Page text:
Being appointed an executor or trustee in a will may seem an honour. After all, you’re being asked to stand In the willmaker’s shoes and dispose of their assets when he or she is unable to do so themselves. And, though it may be considered the ultimate sign of trust, it also comes with a great deal of responsibility – both moral and legal, so it’s best to know your obligations before agreeing to the task.

Legal actions after death and insolvent estates

Last updated

1 July 2020

Survival of legal actions of deceased

Legal actions by and against the deceased (with some exceptions such as for payments of maintenance to ex-wife and children, and obligations that can only be carried out personally by the deceased) continue after the death of the deceased (s 29 A&P Act).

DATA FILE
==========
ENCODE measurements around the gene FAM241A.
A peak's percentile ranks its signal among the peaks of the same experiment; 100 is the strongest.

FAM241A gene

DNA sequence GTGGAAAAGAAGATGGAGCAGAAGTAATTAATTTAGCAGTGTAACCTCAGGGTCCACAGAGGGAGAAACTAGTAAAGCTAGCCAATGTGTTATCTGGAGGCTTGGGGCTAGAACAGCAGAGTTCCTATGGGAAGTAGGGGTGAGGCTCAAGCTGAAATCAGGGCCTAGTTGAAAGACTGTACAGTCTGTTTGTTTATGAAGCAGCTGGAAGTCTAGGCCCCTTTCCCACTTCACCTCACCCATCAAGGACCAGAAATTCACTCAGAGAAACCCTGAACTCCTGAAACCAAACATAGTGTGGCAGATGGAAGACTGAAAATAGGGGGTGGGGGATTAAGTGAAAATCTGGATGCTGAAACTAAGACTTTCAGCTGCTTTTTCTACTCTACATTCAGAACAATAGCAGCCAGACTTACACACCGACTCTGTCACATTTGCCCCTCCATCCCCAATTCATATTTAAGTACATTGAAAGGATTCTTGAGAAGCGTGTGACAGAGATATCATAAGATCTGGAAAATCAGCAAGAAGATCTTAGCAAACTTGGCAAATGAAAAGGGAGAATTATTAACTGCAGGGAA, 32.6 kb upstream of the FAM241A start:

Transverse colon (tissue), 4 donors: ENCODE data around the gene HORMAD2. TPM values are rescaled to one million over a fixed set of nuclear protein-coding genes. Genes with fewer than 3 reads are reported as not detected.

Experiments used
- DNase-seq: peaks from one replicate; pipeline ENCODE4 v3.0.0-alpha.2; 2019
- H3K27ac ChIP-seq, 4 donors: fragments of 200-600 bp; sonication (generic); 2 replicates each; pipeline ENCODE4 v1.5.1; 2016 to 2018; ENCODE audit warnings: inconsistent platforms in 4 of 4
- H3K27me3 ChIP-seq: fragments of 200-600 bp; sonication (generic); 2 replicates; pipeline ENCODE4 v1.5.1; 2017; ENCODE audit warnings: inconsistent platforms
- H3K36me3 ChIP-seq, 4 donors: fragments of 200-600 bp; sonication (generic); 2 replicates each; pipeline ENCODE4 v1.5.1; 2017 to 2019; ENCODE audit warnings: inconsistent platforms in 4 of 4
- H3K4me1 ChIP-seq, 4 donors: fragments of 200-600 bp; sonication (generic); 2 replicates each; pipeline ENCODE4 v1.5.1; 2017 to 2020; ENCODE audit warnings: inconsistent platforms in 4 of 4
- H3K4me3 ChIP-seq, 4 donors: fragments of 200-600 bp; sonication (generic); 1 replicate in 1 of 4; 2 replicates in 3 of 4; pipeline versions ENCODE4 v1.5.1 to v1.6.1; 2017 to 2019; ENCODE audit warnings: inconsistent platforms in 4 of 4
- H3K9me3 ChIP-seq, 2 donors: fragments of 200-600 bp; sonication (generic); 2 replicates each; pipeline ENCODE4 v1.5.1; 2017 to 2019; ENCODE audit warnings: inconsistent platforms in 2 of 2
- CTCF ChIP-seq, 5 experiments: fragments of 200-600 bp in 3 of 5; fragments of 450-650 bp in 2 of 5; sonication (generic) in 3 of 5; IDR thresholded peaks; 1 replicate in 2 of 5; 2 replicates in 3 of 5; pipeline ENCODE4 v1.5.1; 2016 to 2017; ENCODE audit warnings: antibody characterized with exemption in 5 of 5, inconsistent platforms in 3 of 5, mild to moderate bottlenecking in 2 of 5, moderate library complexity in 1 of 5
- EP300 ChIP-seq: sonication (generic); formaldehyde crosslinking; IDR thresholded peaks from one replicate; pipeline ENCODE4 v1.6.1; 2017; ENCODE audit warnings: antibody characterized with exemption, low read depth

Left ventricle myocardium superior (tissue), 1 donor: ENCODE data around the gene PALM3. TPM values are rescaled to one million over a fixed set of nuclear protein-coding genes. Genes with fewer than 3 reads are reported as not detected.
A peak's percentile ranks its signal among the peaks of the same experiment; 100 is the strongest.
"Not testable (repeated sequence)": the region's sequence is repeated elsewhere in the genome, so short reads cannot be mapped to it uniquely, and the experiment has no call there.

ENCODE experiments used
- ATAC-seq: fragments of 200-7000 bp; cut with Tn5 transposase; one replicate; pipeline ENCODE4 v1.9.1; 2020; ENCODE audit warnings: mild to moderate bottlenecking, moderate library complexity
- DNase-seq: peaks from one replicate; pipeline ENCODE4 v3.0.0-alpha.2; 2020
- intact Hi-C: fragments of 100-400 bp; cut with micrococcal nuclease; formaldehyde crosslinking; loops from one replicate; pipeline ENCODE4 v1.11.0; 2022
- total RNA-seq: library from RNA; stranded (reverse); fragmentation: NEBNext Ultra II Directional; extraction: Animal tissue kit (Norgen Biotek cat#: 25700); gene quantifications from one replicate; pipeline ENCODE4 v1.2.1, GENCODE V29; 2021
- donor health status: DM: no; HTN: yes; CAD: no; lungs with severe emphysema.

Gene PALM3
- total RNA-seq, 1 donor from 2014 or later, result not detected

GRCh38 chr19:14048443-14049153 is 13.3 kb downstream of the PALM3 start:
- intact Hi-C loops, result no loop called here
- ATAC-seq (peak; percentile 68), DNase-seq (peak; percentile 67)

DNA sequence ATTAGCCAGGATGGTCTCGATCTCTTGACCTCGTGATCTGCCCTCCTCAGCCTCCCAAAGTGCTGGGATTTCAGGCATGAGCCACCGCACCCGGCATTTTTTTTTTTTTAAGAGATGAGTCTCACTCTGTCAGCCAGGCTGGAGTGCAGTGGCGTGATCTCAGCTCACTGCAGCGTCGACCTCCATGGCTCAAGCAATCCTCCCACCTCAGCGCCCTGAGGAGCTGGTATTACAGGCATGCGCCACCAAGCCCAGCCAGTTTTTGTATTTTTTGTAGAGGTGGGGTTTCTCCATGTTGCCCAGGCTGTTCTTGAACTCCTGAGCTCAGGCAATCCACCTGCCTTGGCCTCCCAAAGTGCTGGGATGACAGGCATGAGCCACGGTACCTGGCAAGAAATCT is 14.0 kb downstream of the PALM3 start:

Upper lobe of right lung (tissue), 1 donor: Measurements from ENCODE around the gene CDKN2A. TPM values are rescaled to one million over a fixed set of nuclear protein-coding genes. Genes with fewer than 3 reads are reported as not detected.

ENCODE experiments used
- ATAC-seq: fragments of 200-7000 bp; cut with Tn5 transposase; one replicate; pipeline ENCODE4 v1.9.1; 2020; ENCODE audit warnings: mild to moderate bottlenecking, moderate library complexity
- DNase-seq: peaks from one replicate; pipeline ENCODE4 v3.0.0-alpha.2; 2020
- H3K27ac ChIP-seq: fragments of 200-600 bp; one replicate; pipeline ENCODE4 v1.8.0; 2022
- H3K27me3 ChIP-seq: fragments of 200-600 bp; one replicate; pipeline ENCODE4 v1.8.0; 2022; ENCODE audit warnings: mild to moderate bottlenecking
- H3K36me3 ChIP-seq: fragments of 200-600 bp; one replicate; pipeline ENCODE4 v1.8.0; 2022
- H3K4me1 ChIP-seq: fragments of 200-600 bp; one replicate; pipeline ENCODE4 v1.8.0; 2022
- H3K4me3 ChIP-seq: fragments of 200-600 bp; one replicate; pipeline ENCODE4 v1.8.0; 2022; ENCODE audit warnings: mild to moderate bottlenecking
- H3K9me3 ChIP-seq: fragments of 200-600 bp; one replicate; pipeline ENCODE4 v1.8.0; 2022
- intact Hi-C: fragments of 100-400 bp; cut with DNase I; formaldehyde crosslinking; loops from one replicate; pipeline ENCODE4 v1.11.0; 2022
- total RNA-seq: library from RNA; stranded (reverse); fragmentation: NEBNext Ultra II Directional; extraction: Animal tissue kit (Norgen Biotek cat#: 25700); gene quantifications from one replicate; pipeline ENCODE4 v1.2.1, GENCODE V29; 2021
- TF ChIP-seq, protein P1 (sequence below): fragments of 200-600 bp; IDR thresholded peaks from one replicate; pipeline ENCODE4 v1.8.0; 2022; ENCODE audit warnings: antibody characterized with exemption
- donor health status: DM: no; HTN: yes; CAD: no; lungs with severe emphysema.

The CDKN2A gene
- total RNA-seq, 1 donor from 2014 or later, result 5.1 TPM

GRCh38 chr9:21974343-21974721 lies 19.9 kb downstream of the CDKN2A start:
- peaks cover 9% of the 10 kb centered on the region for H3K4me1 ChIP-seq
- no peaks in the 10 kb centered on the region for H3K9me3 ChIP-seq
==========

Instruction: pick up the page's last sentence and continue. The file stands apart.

Insolvent estates

If the deceased had more debts than assets it is necessary to deal with the estate in a different way from that which operates where the deceased died financially solvent. Section 39 of the A&P Act sets out which assets of an estate must be used first in payment of insolvent estate debts.

This is particularly so when the deceased has considerable debts but also has property out of which those debts could be paid. In these circumstances the estate is made insolvent. If the estate is administered by a trustee in bankruptcy it is administered in accordance with the bankruptcy rules under the Bankruptcy Act 1966 (Cth) and the executor or person granted letters of administration does not take part in the administration of the estate. However, life policies of the deceased are exempted from the bankruptcy (ss 204, 205 Life Insurance Act 1995 (Cth)) as are superannuation benefits (s 249 Bankruptcy Act 1966 (Cth)). Section 39A of the A&P Act sets out in what order assets of a solvent estate must be applied to meet solvent estate debts.

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